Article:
## Chr1 Chr2 Chr3 Chr4 Chr5 Chr6 Chr7 ## 1.000e+00 1.000e+00 1.000e+00 1.021e01 3.637e01 1.000e+00 1.000e+00 ## Chr8 Chr9 Chr10 Chr11 Chr12 Chr13 Chr14 ## 1.000e+00 1.000e+00 1.000e+00 1.000e+00 3.809e42 3.868e01 1.000e+00 ## Chr15 Chr16 Chr17 Chr18 Chr19 Chr20 Chr21 ## 1.000e+00 1.000e+00 8.777e47 1.000e+00 1.000e+00 1.000e+00 1.000e+00 ## Chr22 ## 1.000e+00
The results which we got might be all nice and well  there seems be something amiss with chromosome 17  but preferably we would like to delve a bit deeper. We would like to know which chromosome bands are duplicated or lost. To do this we can use the same syntax as for chromosomes, except that we are using a different function:
bandStats(CAFE_data, chromNum = 17, samples = sam, test = "fisher", bonferroni = TRUE, enrichment = "greater") #multiple bands per chromosome, so need bonferroni!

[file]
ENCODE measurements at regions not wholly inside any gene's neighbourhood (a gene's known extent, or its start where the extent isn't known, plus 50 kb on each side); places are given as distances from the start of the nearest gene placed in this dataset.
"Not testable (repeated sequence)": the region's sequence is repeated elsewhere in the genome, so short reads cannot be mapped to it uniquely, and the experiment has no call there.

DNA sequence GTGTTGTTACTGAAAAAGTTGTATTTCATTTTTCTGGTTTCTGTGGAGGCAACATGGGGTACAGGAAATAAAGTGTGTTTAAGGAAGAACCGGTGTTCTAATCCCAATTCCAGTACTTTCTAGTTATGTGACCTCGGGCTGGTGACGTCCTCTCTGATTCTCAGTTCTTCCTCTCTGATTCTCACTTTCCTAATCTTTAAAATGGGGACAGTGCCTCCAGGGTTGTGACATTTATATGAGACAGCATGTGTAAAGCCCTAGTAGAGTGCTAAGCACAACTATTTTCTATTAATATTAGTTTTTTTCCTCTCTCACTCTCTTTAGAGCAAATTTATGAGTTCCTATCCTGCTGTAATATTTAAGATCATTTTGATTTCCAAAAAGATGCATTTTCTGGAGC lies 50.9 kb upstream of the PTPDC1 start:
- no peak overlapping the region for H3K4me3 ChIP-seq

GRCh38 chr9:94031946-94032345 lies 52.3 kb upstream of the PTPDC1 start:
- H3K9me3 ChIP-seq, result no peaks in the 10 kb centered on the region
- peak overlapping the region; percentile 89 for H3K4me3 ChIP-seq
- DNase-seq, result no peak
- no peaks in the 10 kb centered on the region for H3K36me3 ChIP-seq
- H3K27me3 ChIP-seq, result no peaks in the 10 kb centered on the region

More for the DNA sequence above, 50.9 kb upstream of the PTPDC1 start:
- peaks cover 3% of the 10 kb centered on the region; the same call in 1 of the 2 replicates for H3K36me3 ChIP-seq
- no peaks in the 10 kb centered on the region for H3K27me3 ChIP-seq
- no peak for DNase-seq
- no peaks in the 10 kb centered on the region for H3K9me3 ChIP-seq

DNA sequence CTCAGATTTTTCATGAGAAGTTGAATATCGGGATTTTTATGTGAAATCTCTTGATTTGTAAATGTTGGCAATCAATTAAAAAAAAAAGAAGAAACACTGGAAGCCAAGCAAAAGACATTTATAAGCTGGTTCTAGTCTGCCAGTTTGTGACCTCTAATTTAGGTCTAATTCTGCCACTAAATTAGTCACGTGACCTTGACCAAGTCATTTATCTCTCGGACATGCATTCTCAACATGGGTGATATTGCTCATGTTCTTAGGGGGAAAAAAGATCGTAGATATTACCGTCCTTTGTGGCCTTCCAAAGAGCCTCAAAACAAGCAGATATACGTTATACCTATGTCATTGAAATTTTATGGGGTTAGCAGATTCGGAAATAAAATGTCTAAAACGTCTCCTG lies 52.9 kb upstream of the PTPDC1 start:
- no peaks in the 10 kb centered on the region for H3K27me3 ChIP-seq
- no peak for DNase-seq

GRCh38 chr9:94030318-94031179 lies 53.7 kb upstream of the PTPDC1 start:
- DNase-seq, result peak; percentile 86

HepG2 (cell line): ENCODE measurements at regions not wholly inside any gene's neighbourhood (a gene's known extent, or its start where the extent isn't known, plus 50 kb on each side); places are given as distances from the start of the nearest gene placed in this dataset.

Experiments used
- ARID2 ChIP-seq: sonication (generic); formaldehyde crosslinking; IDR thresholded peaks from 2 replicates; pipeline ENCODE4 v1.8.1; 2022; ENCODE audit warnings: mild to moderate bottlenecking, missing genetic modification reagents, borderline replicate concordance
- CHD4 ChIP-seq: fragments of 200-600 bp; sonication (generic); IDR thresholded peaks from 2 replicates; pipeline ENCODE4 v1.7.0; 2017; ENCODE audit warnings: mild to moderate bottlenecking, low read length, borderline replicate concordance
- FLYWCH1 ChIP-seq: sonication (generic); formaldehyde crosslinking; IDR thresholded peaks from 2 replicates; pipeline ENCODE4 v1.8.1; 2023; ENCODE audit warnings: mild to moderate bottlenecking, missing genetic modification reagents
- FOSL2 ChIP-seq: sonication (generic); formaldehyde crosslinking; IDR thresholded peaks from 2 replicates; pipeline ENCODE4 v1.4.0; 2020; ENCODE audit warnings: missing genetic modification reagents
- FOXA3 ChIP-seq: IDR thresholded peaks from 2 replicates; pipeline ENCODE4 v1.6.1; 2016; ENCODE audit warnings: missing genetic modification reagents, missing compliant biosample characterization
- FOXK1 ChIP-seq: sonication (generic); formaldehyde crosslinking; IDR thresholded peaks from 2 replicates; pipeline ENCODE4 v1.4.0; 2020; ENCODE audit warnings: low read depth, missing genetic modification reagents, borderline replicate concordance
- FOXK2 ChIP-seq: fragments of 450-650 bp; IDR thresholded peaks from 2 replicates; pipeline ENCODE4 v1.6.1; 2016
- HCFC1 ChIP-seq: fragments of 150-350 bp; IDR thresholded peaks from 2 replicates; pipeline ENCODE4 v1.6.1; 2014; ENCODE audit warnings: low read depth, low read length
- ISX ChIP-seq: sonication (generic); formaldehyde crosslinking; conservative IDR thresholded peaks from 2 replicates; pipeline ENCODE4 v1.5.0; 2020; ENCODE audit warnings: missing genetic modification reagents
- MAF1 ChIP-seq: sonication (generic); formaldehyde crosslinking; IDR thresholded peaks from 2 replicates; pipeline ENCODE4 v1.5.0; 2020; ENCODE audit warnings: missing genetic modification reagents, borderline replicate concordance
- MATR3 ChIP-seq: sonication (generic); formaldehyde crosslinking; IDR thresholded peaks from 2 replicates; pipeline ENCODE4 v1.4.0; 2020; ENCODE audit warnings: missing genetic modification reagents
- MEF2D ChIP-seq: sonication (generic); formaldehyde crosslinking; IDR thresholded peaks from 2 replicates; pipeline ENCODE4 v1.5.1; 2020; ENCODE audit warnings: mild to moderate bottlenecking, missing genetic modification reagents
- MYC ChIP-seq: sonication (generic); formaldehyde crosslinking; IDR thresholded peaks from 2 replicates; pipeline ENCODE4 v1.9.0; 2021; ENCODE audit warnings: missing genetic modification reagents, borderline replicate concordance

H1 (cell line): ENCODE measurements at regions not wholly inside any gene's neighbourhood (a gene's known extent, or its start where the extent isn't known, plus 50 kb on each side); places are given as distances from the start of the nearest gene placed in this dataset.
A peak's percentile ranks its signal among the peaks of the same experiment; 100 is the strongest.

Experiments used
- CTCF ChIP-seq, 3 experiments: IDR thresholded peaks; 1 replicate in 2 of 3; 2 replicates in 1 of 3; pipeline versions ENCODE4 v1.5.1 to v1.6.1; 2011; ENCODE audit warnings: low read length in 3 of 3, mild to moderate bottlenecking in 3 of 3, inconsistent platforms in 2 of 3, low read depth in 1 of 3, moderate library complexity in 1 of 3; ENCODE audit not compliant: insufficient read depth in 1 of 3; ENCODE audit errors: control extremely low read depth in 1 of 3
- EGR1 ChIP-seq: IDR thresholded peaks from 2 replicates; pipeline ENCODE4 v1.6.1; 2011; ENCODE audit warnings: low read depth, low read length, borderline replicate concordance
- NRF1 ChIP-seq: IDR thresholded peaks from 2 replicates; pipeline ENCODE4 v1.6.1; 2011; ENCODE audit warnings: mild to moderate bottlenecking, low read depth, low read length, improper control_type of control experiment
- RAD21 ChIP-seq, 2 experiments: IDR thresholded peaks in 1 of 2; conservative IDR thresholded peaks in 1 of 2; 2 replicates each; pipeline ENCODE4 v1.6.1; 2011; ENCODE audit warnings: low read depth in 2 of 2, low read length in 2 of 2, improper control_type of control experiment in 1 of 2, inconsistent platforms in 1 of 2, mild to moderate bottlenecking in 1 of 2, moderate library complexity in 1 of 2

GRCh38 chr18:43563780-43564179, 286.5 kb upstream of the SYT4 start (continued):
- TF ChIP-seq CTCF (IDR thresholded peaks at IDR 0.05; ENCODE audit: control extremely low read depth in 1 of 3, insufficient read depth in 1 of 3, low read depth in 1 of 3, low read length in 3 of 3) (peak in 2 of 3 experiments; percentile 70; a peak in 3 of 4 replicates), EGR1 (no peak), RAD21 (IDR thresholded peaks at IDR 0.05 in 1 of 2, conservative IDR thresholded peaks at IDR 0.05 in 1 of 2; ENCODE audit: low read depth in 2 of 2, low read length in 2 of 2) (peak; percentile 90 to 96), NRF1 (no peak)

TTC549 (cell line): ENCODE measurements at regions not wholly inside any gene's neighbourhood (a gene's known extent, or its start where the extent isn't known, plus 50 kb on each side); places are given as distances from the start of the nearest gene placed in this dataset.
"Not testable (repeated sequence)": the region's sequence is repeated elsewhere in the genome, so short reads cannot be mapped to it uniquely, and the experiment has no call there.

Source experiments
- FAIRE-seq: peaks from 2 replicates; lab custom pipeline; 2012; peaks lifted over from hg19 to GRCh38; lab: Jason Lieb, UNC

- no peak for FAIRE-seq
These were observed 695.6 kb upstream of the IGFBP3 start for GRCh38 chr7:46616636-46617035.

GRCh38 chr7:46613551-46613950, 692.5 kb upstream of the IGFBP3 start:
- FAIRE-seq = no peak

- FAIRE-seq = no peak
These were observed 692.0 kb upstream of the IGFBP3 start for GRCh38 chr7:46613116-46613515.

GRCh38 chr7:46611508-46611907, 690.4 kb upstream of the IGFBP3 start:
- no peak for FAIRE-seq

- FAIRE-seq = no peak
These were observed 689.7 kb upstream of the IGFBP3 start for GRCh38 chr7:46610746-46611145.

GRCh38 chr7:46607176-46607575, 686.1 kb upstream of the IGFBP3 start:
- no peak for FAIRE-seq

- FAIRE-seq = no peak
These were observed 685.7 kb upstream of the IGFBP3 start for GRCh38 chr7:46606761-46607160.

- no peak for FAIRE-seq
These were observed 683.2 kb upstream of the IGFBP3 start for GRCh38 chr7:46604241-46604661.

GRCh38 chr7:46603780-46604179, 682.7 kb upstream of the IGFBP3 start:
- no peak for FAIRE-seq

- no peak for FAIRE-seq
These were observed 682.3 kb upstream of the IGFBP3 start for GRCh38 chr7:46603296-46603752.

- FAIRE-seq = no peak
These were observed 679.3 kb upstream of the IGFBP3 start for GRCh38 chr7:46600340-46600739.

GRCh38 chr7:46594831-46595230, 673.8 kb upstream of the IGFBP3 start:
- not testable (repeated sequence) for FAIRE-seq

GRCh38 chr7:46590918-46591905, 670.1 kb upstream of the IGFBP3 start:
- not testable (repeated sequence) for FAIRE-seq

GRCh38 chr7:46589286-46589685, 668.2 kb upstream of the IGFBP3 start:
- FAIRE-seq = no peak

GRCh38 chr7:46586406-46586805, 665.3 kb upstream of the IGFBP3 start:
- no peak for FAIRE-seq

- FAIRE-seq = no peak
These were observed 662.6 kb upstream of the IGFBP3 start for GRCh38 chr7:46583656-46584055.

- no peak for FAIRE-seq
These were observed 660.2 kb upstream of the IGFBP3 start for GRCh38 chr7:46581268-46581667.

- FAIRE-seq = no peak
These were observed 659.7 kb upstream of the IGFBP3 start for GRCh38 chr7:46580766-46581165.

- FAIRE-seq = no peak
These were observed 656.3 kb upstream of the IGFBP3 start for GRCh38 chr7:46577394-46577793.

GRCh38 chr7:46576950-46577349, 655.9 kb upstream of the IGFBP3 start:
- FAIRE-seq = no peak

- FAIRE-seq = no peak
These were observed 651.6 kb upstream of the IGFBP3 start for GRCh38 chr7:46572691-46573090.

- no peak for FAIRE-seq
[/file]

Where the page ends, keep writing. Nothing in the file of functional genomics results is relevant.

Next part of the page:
## 17cenq12 17p11.1 17p11.2 17p11.2p12 17p12 ## 1.000e+00 1.000e+00 8.009e17 1.000e+00 1.000e+00 ## 17p12.3 17p12p11.2 17p13 17p13.1 17p13.1p12 ## 1.000e+00 1.000e+00 1.000e+00 1.000e+00 1.000e+00 ## 17p13.2 17p13.3 17p13p12 17pterp11 17q ## 1.000e+00 1.000e+00 1.000e+00 1.000e+00 1.000e+00 ## 17q11 17q11.1 17q11.1q11.2 17q11.2 17q11.2q12 ## 1.000e+00 1.000e+00 1.000e+00 1.000e+00 1.000e+00 ## 17q11q12 17q11q21 17q11q21.3 17q11qter 17q12 ## 1.000e+00 1.000e+00 1.000e+00 1.000e+00 1.000e+00 ## 17q12q21 17q12q21.1 17q21 17q21.1 17q21.1q21.3 ## 1.000e+00 1.000e+00 1.000e+00 1.000e+00 1.000e+00 ## 17q21.2 17q21.3 17q21.31 17q21.32 17q21.33 ## 1.000e+00 1.000e+00 1.000e+00 1.000e+00 1.000e+00 ## 17q21.3q22 17q21q22 17q21q23 17q21q24 17q21qter ## 1.000e+00 1.000e+00 1.000e+00 1.000e+00 1.000e+00 ## 17q22 17q22.2 17q22q23 17q22q23.2 17q23 ## 1.000e+00 1.000e+00 1.000e+00 1.000e+00 1.000e+00 ## 17q23.1 17q23.2 17q23.2q25.3 17q23.3 17q23q24 ## 1.000e+00 1.000e+00 1.000e+00 1.000e+00 1.000e+00 ## 17q24 17q24.1 17q24.2 17q24.3 17q24q25 ## 1.000e+00 1.000e+00 1.000e+00 1.000e+00 1.000e+00 ## 17q25 17q25.1 17q25.2 17q25.2q25.3 17q25.3 ## 1.000e+00 1.000e+00 1.000e+00 1.000e+00 1.000e+00 ## 17qter ## 1.000e+00